Small Prospects Seen for Immigrant Relief Measures in Congress

(Jewish Daily Bulletin)

Conflicting predictions regarding the prospect of relative relief legislation were made following the meeting of the House Immigration Committee yesterday, where Congressman Perlman appeared to urge that the Committee report to the House a resolution of some kind for the relief of wives and children of declarants. Congressman Dickstein was present as a member of the Committee and joined Congressman Perlman in the plea for relief.

Congressman Perlman declared he received encouraging information following the meeting indicating that some form of favorable action will be taken by the Committee and work has been started in drafeing a resolution. A non-Jewish member of the Committee who though not a liberal immigrationist, has on a number of occasions manifested sympathy with the efforts to obtain relief for wives and children, declared that the Committee took no action and in his opinion nothing will be done this session of Congress although there is a possibility of something being done at the next session.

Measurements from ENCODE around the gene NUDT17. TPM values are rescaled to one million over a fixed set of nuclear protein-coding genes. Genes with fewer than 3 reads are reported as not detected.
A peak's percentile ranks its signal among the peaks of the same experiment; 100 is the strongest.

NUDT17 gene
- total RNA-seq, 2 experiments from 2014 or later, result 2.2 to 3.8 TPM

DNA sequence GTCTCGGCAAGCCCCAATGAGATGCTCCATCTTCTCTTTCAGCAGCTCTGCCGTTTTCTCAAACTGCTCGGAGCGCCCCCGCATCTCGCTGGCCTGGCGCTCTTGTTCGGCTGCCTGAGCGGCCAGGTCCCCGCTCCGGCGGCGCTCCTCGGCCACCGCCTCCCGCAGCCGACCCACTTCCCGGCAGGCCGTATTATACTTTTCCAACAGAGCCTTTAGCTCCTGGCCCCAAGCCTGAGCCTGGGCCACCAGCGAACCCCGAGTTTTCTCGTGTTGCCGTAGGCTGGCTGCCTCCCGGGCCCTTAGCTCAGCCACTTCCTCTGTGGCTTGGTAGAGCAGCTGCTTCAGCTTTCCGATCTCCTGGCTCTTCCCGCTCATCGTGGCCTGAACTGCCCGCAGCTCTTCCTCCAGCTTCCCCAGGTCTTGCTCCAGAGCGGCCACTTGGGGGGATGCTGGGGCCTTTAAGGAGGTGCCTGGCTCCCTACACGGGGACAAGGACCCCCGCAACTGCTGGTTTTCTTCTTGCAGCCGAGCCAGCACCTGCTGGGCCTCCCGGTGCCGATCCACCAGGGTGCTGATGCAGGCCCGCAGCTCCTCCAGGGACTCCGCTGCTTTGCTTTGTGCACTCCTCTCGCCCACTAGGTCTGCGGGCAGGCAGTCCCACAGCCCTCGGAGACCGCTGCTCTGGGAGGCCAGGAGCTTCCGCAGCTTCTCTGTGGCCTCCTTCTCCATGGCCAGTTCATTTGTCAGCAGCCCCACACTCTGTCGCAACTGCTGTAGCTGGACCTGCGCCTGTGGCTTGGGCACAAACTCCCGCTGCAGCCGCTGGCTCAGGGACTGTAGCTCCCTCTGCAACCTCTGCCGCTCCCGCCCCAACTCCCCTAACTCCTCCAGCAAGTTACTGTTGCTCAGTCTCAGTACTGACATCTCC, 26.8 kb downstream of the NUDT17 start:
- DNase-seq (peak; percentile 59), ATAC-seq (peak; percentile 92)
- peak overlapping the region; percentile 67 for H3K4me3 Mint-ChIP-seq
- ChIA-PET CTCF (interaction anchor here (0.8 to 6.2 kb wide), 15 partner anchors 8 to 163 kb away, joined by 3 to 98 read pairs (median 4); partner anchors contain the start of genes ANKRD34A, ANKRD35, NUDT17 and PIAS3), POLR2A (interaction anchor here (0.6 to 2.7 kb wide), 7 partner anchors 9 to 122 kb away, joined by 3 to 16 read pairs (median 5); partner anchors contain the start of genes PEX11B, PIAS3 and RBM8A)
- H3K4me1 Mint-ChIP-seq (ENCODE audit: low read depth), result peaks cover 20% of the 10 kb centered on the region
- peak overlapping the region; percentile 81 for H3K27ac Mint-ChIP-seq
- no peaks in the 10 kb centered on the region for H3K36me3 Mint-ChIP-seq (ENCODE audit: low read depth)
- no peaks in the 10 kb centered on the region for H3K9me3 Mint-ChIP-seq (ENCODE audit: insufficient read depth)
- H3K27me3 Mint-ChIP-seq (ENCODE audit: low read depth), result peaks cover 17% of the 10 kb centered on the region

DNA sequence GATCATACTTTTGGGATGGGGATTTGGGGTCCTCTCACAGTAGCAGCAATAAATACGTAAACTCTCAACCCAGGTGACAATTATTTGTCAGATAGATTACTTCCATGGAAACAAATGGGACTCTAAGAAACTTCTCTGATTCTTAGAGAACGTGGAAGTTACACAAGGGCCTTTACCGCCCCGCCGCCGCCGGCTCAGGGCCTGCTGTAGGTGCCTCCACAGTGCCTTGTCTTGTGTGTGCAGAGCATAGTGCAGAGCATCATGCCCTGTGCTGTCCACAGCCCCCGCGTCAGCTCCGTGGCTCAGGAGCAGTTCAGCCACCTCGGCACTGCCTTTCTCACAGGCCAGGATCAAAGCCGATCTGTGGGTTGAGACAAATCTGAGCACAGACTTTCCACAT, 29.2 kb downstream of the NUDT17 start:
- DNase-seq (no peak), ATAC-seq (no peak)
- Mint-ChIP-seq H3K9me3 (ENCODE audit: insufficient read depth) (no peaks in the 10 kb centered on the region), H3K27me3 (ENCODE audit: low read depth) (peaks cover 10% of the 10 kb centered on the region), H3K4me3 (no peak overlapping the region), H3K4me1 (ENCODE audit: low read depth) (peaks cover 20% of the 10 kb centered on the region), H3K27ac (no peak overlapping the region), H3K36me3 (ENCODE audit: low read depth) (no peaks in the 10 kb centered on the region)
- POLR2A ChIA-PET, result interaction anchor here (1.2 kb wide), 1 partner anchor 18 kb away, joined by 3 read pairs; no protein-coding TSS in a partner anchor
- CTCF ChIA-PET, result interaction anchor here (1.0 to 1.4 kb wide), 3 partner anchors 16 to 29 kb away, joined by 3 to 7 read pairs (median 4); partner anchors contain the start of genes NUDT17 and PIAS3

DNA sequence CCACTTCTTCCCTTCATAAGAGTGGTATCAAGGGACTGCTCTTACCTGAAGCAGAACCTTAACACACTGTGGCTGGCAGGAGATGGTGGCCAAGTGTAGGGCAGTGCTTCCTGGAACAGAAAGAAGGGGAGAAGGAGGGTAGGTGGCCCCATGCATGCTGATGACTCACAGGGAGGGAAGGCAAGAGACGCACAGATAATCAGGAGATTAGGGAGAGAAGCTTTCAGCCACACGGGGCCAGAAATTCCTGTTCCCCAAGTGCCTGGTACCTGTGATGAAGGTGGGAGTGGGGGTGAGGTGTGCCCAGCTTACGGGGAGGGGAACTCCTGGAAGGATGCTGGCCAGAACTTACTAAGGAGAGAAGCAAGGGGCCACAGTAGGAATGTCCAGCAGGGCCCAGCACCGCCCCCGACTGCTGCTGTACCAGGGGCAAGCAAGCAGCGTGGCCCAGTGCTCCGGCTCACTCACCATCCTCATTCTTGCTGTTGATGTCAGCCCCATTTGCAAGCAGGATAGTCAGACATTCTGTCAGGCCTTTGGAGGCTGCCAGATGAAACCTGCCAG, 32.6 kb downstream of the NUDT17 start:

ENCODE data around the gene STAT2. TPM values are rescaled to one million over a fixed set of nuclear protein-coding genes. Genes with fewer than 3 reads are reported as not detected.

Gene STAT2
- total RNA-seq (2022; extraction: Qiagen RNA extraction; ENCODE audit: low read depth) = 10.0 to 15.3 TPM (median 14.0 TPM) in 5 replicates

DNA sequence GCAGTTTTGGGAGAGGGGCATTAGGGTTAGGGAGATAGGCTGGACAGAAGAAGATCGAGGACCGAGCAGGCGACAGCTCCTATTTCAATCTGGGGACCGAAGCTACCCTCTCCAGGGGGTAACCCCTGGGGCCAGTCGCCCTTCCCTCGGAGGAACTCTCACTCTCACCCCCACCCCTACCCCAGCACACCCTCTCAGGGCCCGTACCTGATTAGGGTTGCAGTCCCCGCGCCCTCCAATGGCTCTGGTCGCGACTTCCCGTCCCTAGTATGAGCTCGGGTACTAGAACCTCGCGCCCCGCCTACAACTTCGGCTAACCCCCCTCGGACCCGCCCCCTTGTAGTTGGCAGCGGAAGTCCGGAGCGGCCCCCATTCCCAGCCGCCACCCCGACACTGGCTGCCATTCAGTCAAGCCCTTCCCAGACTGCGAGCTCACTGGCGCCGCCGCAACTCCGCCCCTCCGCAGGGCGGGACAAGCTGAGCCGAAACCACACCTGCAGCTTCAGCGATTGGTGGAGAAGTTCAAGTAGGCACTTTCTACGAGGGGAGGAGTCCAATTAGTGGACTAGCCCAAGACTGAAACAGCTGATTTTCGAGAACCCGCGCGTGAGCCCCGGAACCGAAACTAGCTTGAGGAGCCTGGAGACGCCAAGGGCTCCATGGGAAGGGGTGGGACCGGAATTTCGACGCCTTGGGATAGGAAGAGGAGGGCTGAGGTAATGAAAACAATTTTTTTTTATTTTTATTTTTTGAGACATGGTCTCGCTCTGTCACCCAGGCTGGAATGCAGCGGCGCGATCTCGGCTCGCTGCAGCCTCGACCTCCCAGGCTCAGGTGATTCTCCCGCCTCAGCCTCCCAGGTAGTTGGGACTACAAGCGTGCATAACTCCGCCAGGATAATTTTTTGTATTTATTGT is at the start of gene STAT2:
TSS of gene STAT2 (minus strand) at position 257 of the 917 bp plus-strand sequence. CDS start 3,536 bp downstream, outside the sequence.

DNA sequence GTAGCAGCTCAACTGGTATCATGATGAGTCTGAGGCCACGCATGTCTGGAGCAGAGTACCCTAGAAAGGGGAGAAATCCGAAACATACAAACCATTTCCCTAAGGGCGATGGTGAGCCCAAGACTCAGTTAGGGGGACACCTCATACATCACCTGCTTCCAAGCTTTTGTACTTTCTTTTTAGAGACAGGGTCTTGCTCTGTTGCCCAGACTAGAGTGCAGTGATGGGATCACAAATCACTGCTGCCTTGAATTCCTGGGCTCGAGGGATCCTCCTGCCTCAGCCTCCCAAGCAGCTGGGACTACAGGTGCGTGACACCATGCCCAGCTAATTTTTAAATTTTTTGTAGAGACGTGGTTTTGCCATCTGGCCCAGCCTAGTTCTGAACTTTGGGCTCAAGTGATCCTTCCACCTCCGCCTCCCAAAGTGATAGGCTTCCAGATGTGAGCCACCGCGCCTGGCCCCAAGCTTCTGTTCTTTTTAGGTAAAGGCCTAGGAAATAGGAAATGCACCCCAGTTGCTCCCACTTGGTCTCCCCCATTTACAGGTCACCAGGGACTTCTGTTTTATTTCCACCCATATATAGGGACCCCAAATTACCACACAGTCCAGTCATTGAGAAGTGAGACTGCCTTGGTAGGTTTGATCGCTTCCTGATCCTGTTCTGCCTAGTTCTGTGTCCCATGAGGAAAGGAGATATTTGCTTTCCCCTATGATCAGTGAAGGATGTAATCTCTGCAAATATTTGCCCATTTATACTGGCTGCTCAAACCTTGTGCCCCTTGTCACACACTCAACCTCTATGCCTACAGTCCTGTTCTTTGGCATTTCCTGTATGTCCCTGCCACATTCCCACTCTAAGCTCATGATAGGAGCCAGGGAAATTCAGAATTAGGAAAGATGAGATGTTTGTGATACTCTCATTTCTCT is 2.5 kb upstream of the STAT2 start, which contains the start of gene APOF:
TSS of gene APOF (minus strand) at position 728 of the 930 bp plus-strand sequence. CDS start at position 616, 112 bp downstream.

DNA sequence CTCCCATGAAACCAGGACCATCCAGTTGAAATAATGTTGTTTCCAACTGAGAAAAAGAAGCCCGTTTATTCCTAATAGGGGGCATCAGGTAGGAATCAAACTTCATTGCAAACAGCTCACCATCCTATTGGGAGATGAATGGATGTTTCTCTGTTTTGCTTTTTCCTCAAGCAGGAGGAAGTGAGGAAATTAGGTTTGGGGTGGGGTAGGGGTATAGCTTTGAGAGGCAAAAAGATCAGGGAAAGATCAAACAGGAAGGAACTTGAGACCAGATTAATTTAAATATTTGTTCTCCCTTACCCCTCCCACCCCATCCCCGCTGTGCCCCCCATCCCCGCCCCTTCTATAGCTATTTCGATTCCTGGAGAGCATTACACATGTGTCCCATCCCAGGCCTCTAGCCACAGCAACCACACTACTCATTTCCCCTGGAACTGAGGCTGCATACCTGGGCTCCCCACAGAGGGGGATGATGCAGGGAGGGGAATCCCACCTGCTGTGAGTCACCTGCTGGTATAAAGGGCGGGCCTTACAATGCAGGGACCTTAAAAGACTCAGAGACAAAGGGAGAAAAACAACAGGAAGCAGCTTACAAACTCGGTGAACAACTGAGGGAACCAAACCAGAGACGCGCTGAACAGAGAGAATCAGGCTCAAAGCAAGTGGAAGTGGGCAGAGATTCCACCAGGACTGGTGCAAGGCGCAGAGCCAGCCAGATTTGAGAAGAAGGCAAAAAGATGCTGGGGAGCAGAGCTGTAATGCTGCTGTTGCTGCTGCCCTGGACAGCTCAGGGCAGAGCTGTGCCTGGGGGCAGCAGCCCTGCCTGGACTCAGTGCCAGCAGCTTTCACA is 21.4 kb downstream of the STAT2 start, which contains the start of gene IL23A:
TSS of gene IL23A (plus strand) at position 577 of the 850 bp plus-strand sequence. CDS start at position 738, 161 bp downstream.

In view of these conflicting statements, a correspondent interviewed Chairman Johnson, who manifested a non-committal attitude. He refused to say noting will be done this session, but neither would he admit that relief is contemplated or that the situation has in any way changed as the result of the meetings. He did, however, greatly deprecated the unduly optimistic reports which have been sent abroad tending to lead immigrants to believe the Perlman bill would be favorably acted upon.

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